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Google Inc. Wants to Map Your Surroundings, but in a Good Way


Google announces Project Tango, which outfits a smartphone with 3D sensors to map your surroundings into a virtual environment.

With the rise of Microsoft (NASDAQ:MSFT) Kinect, tech giants have been paying more attention to technologies that can detect objects and gestures within a 3D environment. Samsung (OTCMKTS:SSNLF), for example, outfitted its Samsung Galaxy S4 with sensors that can track eye movement, thereby controlling scrolling through Web pages or pausing videos when looking away from the screen. Apple (NASDAQ:AAPL), too, is looking into 3D motion-sensing technology with last year's $345 million acquisition of PrimeSense, a company that helped develop the original Microsoft Kinect.

And now, Google (NASDAQ:GOOG) is forging headlong into 3D virtual environments with its newly announced Project Tango.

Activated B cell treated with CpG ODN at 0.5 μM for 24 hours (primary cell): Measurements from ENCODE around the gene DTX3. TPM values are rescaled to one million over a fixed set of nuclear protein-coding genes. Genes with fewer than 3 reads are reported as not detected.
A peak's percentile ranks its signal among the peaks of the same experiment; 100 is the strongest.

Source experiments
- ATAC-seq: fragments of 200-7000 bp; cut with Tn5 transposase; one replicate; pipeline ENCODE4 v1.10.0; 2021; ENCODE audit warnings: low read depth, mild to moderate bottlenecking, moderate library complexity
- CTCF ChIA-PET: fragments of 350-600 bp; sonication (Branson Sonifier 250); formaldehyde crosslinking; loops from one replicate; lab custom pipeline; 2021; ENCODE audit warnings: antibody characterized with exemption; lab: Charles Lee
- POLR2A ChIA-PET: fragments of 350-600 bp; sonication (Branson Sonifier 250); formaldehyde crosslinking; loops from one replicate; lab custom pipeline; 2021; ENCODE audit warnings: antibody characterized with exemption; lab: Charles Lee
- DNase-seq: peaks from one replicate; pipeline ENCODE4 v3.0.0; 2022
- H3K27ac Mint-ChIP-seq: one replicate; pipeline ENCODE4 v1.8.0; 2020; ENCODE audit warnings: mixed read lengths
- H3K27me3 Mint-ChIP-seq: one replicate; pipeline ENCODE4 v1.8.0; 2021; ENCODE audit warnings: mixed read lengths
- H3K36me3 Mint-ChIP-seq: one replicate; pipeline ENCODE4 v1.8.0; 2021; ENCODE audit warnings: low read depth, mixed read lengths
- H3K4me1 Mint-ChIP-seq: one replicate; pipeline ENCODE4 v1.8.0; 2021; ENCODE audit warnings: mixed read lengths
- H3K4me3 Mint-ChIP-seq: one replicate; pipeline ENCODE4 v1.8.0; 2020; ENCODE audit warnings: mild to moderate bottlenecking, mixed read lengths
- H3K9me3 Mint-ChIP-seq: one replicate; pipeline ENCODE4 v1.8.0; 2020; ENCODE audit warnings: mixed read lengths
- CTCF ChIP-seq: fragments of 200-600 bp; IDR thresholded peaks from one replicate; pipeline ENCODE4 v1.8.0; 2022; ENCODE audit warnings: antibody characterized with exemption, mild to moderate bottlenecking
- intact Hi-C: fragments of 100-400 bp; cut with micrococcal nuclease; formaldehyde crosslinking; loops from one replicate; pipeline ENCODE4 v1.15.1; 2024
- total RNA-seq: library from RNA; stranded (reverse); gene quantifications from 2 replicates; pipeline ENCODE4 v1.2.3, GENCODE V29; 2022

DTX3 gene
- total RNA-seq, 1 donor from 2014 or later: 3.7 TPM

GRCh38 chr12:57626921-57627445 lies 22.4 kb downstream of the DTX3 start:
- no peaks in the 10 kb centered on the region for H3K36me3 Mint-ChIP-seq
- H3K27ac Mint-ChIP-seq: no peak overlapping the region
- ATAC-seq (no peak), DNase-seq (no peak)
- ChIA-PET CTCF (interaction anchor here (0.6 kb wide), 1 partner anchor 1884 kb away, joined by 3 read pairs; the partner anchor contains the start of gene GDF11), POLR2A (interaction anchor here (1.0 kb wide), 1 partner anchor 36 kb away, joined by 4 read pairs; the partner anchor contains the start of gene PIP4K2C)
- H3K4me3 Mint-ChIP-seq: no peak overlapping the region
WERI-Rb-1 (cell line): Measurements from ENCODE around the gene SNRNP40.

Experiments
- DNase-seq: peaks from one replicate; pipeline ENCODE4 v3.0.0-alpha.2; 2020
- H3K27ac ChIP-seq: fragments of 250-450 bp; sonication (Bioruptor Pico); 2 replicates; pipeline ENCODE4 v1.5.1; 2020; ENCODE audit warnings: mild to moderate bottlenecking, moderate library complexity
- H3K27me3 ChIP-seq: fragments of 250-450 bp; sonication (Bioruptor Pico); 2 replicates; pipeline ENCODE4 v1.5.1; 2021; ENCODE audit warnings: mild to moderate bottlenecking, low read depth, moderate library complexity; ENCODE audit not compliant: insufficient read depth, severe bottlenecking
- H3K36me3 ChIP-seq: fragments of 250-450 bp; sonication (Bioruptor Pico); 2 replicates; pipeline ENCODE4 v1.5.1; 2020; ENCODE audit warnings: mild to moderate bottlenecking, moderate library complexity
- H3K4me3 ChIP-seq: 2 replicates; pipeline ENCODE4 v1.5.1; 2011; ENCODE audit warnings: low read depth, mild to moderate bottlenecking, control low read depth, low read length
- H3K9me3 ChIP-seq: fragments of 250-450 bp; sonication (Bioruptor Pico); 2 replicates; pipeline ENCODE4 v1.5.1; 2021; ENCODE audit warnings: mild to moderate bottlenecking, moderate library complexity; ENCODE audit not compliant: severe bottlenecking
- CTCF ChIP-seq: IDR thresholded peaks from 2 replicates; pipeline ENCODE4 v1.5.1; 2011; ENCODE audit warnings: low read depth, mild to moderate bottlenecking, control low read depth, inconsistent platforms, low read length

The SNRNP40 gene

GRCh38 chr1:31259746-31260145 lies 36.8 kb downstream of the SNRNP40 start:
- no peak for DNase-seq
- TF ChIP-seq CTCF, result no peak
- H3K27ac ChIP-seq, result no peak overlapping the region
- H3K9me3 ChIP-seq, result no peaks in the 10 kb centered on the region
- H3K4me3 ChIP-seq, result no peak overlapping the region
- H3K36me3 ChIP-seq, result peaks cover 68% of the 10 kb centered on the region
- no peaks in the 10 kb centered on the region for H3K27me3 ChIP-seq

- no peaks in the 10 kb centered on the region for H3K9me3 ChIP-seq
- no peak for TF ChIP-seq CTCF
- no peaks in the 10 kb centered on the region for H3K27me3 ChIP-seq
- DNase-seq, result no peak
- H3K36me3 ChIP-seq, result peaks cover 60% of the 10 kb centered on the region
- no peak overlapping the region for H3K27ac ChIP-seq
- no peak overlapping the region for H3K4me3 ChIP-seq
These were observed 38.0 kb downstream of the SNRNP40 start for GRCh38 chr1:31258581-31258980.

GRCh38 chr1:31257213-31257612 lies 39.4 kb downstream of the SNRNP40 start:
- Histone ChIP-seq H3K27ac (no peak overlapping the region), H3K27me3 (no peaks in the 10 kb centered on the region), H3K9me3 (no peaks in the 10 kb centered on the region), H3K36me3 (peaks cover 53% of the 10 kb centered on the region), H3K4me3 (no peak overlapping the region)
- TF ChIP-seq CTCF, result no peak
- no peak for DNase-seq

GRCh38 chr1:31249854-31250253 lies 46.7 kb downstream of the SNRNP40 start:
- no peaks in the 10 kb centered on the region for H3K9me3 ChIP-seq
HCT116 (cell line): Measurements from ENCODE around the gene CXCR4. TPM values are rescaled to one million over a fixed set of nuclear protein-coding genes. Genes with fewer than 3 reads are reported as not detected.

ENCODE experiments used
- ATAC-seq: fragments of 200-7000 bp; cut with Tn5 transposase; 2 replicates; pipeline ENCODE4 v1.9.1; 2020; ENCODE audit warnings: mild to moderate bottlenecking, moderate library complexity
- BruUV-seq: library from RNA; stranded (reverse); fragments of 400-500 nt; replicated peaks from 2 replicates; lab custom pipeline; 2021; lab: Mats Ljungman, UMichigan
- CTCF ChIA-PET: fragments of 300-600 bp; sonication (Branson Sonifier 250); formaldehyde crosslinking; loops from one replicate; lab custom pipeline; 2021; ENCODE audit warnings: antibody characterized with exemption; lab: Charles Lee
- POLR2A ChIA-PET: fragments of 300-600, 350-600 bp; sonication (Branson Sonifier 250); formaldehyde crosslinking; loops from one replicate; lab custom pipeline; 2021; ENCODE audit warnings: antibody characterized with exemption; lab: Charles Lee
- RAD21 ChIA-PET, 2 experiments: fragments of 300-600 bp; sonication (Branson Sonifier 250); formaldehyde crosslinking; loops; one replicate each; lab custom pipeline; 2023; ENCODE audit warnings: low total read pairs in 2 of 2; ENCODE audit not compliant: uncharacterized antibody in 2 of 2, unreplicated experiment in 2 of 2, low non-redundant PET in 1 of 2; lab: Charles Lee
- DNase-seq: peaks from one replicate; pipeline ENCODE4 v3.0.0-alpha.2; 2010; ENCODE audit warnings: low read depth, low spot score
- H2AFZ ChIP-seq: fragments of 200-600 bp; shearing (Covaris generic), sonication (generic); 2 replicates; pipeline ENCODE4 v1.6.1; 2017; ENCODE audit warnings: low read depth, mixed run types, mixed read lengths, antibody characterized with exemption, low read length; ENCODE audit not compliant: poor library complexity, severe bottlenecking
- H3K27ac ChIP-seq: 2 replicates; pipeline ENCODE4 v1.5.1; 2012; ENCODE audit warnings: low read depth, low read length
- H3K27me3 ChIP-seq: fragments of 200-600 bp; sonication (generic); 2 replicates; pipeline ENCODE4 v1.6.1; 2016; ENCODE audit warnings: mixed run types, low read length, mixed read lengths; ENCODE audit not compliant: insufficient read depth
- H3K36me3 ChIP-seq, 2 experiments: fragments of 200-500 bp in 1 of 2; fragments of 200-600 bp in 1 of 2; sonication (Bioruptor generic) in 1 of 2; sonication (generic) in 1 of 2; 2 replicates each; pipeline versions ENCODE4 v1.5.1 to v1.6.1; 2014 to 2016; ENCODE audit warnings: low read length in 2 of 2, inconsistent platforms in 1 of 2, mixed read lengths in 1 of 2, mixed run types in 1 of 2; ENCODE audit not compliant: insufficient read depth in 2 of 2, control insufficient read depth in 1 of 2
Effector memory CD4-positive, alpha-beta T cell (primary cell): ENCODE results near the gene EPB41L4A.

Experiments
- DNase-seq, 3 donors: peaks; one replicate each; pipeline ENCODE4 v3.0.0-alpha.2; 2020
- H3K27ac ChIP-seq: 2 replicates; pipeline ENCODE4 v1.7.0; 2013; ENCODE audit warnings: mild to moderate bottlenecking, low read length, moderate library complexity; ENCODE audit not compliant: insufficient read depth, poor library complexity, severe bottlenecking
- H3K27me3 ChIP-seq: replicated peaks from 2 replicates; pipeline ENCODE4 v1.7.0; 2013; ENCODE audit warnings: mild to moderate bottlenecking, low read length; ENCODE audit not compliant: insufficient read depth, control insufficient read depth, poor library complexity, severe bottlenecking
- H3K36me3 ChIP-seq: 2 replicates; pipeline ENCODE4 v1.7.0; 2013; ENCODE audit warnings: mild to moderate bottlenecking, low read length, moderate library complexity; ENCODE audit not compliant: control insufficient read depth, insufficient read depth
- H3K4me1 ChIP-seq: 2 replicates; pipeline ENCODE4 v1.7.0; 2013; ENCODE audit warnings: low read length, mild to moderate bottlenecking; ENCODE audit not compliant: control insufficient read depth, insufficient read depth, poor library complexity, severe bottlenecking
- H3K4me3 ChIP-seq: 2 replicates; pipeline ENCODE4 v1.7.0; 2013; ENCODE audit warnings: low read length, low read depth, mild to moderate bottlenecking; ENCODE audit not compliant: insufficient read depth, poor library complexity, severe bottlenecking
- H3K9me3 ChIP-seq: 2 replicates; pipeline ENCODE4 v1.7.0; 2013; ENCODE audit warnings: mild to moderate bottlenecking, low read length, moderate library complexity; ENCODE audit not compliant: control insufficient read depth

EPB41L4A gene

Courtesy of Google's Advanced Technology and Projects (ATAP) hardware group, Project Tango aims to equip a five-inch smartphone with advanced sensors that can not only detect motion but also the three-dimensional makeup of one's surroundings. But unlike the presumed direction in which Apple is taking its acquired PrimeSense technologies, Google's plan isn't to create a gesture-based interface but rather to further 3D-sensing and vision technology and all the limitless possibilities that lie therein.

Google's product page blue-skies, "What if you could capture the dimensions of your home simply by walking around with your phone before you went furniture shopping? What if directions to a new location didn't stop at the street address? What if you never again found yourself lost in a new building?"

But the company realizes Project Tango's true potential can only be realized in the hands of developers, and it has allowed designers to apply for access to the 3D-sensing phones. Limiting the initial run to 200 vetted developers, Google hopes the hands-on development will lead to apps for "indoor navigation/mapping, single/multiplayer games that use physical space, and new algorithms for processing sensor data."

However, given the ingenuity of a developer with a brand-new, largely untested toy, we could potentially see some revolutionary, game-changing applications and services borne from Project Tango.

Check out just a taste of what we might start to see in the coming years:

See also:

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